• Dryness


  • Fatigue 
  • Lethary 
  • Reduced memory or concentration
  • Headache 
  • Dizziness 
  • Nausea

Odor or taste complaints 

  • Unpleasant odor or taste
  • Changed sensitivity

Non-specific reactions

  • Chest sounds 
  • Asthma-like symptoms 



Solutions to SBS and BRIs

All buildings should monitor the indoor climate to avoid possible problems with air quality and to provide good environment for buildings occupants.

  • indoor air quality monitoring - along with the HVAC maintanence, focused on reducing contaminant sources indoors
  • increasing ventilation rates and improving air distribution in the building - together with air cleaning via filters
  • education and communicaton - to remedy and / or prevent - for all building occupants incl. management and maintanenace people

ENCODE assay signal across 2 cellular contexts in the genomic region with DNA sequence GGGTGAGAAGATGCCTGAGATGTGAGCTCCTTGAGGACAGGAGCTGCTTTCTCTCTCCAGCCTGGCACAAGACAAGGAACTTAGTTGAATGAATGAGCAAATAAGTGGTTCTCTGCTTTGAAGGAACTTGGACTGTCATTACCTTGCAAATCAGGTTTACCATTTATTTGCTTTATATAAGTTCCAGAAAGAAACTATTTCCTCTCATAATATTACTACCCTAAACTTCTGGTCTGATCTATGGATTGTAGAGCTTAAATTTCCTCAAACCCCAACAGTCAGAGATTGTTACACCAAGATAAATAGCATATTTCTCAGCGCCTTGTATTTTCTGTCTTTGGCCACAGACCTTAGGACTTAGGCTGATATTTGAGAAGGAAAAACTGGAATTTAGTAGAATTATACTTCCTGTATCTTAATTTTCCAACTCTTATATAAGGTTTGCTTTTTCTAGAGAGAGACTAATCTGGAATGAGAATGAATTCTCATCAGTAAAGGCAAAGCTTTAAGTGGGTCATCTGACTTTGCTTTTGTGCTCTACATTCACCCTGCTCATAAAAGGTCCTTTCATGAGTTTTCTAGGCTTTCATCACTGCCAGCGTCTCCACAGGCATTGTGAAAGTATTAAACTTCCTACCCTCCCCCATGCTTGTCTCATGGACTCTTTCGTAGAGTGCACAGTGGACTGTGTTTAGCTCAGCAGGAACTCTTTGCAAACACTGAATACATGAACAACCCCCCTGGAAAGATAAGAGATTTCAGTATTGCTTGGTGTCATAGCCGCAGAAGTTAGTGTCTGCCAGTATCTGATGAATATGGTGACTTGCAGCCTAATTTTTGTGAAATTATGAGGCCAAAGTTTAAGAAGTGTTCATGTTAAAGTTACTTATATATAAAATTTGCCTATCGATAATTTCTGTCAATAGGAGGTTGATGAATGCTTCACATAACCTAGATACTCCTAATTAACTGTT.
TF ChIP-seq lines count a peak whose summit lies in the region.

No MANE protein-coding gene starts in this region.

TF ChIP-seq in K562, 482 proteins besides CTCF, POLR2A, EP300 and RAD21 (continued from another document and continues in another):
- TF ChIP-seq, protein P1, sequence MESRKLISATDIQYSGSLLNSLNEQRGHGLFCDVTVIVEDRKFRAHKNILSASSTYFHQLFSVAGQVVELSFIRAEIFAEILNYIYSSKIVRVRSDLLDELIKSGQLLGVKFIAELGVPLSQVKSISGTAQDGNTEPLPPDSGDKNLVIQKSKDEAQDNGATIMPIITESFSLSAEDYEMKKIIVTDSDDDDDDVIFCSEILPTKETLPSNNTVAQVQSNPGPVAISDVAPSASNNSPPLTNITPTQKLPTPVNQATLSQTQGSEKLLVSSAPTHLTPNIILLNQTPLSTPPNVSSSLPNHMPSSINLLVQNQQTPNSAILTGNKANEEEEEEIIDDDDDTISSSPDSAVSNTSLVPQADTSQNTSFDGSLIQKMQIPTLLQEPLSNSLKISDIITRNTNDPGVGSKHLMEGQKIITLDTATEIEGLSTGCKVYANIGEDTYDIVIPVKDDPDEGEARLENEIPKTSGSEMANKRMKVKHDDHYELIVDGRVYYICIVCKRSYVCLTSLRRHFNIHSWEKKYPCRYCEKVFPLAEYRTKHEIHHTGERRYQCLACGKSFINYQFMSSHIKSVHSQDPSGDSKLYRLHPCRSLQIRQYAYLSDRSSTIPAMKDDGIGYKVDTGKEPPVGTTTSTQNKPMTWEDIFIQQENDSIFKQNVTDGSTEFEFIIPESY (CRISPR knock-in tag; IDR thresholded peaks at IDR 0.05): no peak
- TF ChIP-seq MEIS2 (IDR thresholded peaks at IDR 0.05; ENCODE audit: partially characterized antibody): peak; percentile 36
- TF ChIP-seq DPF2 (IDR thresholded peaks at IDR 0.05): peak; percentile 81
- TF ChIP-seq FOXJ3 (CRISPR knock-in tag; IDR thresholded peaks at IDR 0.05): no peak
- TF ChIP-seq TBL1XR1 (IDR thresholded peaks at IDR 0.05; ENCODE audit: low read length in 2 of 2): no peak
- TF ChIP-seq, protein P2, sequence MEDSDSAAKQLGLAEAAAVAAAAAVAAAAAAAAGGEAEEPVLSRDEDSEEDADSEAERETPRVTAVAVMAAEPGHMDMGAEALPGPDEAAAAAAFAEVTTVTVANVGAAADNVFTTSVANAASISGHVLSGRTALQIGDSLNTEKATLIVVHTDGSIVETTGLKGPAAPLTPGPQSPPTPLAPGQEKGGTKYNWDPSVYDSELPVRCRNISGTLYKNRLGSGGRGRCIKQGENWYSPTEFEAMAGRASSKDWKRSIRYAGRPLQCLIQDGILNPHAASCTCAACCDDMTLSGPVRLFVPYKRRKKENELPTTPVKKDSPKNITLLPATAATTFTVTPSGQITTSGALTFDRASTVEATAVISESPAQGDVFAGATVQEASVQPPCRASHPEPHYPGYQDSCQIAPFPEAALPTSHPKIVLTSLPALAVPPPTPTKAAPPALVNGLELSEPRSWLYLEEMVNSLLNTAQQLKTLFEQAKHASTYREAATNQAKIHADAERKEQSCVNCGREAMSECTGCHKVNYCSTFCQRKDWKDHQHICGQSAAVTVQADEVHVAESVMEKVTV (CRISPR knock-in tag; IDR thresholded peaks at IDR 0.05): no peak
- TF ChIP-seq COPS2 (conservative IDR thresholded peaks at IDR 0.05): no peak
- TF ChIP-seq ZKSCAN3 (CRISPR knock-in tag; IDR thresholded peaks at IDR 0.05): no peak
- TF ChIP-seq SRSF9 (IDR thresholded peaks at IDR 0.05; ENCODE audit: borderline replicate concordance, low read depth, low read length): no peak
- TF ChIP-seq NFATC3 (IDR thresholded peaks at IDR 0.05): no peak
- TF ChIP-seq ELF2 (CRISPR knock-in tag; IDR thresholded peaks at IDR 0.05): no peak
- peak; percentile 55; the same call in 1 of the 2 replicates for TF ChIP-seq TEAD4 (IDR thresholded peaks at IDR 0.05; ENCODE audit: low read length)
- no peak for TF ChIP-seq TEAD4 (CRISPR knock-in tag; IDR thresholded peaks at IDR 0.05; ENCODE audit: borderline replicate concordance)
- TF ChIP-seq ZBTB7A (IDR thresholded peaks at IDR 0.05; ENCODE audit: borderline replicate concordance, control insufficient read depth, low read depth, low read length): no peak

Can SBS be prevented? Yes, use adequate ventilation and source control!

Given that good indoor air quality is a major factor, monitoring and improving indoor air quality can reduce SBS relatively effectively. The best approach is to find the cause of the pollutants and eliminate it. Every building should maintain building ventilation rates at or above the minimum rates specified in current codes and standards. Furthermore, ventilation systems should be maintained regularly and minimize pressure differences enveloping structures to deter harmful pollutants from entering the building. Fresh air needs to be filtered to avoid bringing microbiological pollutants in the buildings and also the ventilation system should secure removing chemical emissions from inside the buildings.

The role of holistic facility maintenance in buildings is the key to eliminating sick building syndrome to ensure all possibilities are addressed. Controlling the source of pollution is better than continual removal of pollutions. Scheduled facility maintenance, cleaning and air cleaning with filters in HVAC systems could prevent mould and improve indoor air quality throughout the facility. During and after renovation (painting, cleaning and other pollutant generating activities), it is recommended to the increase of ventilation rates when the building is not occupied.